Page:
Wednesday, 18 March 2009



When I first read this I couldnt believe it. I know there are a great number of chav's, football hooligans and various other bottom feeders out there but this is just insanely low. I want to put emphasis on the fact that SECONDS in emergency care can make a difference.

Admittedly this is from the daily mail, but I have substantiated it via other means.

Its Just Sick

Tuesday, 17 March 2009

Right Place

I have no problem with religion....well no problem that I can apply to this post. People can believe what they want, when they want as long as they keep it away from me. Faith, Religion and God even have a place in modern medicine, that place is in the waiting room.

There are more than a few people on my course (a very science heavy course) who are creationists, and believe that the universe was created 5000 years ago and the fossils are just a test of faith. There are other inappropriate beliefs going around the nursing and medical degrees at my university. At the end of the day this really scares me. If I have a patient under my care I use my knowledge of science, my understanding of the human body and my faith in my own abilities to treat them. Anyone who does the same is fine in my books, if they want to talk to their god(s) about it once they have dealt with the patient that is also fine. At some point there is going to be a scientologist applying for a medical or nursing degree, as this is a minority faith any university would be obliged to accept them. For those of you who arent familiar with this faith there are a number of ideas that I have no right to take exception to, what I do take exception to is the fact that they dont recognise a number of very common conditions. As far as they are concerned for example Autism isnt a real condition.

There is a time and a place for Religion, that place is not in the operating theatre or the ward, that place is the waiting room, or at home. If you are practising as a healthcare professional you are a scientist, to be anything else is negligent.

Monday, 16 March 2009

Catch 22

A patients blood pressure dropping can indicate nearly anything, couple this with raising tachycardia(Increased Pulse Rate) and pyrexia(Raised Temperature) and you probably have a patient suffering sepsis. Until the antibiotics sort out the sepsis(assuming a surgical pathway hasnt been taken) you have to deal with the patients blood pressure. it needs to be raised to a point where the whole body is receiving enough blood regularly. The popular method of doing this is hanging saline regularly as well as another IV fluid called gellofusin. The idea is that at least you are keeping the circulating volume up even if the actual contents is a little diluted when it comes to oxygen bearing red blood cells.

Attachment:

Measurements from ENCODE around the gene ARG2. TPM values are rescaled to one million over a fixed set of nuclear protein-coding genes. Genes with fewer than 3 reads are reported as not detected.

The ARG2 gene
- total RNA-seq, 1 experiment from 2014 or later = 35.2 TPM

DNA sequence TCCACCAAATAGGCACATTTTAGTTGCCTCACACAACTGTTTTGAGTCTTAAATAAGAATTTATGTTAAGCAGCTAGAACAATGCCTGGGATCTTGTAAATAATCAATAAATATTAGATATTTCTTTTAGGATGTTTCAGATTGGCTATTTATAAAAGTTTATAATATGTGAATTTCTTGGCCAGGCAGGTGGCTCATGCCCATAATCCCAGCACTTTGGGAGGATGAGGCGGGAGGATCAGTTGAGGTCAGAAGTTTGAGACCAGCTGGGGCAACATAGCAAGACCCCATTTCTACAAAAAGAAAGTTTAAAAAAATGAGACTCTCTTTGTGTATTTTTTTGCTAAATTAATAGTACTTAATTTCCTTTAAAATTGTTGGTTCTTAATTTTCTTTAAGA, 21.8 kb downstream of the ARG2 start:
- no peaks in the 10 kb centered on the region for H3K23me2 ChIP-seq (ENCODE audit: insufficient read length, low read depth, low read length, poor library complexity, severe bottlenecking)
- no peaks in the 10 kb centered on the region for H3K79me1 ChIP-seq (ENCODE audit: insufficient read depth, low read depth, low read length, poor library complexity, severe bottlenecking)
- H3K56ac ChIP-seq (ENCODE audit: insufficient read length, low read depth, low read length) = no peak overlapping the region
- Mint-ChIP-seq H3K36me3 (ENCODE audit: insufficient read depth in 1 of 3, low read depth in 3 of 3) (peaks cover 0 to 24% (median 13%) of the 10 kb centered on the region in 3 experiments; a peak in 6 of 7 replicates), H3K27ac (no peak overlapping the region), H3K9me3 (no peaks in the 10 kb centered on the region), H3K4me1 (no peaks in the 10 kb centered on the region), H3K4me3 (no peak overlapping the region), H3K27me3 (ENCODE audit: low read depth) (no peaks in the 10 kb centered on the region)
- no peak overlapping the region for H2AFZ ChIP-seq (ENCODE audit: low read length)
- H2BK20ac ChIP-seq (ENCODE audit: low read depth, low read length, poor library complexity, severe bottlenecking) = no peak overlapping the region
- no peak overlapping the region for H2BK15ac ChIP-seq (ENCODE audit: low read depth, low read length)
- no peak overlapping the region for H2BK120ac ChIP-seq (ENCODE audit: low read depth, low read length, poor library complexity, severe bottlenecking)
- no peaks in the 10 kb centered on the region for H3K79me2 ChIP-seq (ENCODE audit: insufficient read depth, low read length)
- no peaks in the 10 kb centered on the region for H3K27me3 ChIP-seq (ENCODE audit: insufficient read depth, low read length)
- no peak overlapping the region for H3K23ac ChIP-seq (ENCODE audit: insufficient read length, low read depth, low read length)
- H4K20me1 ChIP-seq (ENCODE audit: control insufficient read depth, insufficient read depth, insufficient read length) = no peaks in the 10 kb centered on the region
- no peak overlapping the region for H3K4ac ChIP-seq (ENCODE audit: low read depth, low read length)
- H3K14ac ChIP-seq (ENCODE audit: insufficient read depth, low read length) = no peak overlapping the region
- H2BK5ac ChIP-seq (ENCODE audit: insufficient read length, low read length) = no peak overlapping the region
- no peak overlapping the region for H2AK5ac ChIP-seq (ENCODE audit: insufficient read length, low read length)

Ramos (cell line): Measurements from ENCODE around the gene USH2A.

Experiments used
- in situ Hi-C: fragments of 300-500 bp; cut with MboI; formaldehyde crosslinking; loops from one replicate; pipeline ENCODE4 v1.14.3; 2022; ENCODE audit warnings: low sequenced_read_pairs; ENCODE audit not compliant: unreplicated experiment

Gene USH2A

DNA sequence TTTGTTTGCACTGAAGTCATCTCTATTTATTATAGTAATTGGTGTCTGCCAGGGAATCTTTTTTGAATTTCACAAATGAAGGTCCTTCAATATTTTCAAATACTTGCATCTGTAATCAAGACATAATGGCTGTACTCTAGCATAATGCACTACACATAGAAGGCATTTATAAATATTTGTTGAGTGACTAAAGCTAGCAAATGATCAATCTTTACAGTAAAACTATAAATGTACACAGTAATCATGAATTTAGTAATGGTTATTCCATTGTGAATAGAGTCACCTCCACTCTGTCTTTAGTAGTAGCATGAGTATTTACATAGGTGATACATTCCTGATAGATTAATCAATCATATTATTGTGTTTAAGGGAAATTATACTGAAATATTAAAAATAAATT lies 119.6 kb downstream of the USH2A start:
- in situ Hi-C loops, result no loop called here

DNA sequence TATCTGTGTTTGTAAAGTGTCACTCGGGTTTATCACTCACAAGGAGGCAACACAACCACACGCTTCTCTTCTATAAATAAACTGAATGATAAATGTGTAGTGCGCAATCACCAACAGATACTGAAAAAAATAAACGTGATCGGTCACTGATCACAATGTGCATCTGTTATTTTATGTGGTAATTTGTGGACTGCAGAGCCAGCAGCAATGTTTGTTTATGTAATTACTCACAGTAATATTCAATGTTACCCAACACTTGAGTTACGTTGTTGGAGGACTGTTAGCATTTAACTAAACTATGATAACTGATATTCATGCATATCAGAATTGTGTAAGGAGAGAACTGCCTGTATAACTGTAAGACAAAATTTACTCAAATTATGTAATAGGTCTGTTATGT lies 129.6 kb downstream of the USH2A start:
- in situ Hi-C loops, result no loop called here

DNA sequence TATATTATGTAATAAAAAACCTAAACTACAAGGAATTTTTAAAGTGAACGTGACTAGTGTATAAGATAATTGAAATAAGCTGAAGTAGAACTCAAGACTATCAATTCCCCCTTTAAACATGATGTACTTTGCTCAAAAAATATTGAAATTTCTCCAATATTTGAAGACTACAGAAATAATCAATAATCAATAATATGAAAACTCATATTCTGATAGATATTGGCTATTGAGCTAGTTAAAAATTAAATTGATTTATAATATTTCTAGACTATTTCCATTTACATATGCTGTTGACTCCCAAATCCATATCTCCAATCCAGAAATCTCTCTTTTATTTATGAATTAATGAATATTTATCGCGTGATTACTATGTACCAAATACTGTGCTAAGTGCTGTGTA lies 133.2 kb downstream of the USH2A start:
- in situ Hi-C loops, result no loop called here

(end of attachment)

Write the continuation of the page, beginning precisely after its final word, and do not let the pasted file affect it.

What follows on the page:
A common result of cardiac incidents, or general poor cardiac function is the collection of fluid in the preferies(Oedema), and usually this fluid makes its way onto the lungs. This is pretty easily resolved with a nice little diuretic we use called Furosemide. This causes any excess fluid in the body to be passed through the kidneys, into the bladder and given the condition of most of my patients straight into their cathater bag.

So what the hell do you do when you have a patient who has a plumeting blood pressure and is overloaded to the point where their lungs are severely comprimised?

The doctors caring for this patient decided to try and maintain a balancing act, putting enough fluid in to keep her blood pressure compatible with life whilst putting enough furosemide in to stop her drowning. Not an easy thing to do and I dont envy them.

Thursday, 12 March 2009


So tomorrow is the last day of my InterProfessional Learning Unit for this year. Myself and a group of medical students, ot students, pharmacy students and other nursing students have been auditing some bits and bobs on a neonatal unit. Its been fun but I really miss being a real student nurse so I'm glad this is nearly over.

One thing I haev learned from this unit is that neonatal care scares the hell out of me. I'm an adult branch nursing student. Adults and big, smelly and in general foolish. They are far less fragile than neonates(usually). In general if a neonate is sick enough to be admitted to a ward they are probably balancing on a knife edge. Adults get admitted for everything from a social sort out to the sniffles.

I also have a hard time connecting with paedeatrics and neonatal nurses. In my experiences adult nurses bond with the use of dark humour and grim satire. Paeds nurses are all happy and bubbly. Its probably hard to apply dark humour to critically ill babies.

After tomorrow I get to spend a few days in the lake district. to relax, recoup and drink heavily. Then i'm back and spending a few months in my local A&E department. I am really looking forward to this however I suspect my only duties are going to be taking obs. I cant imagine there is a lot in A&E students are allowed to do.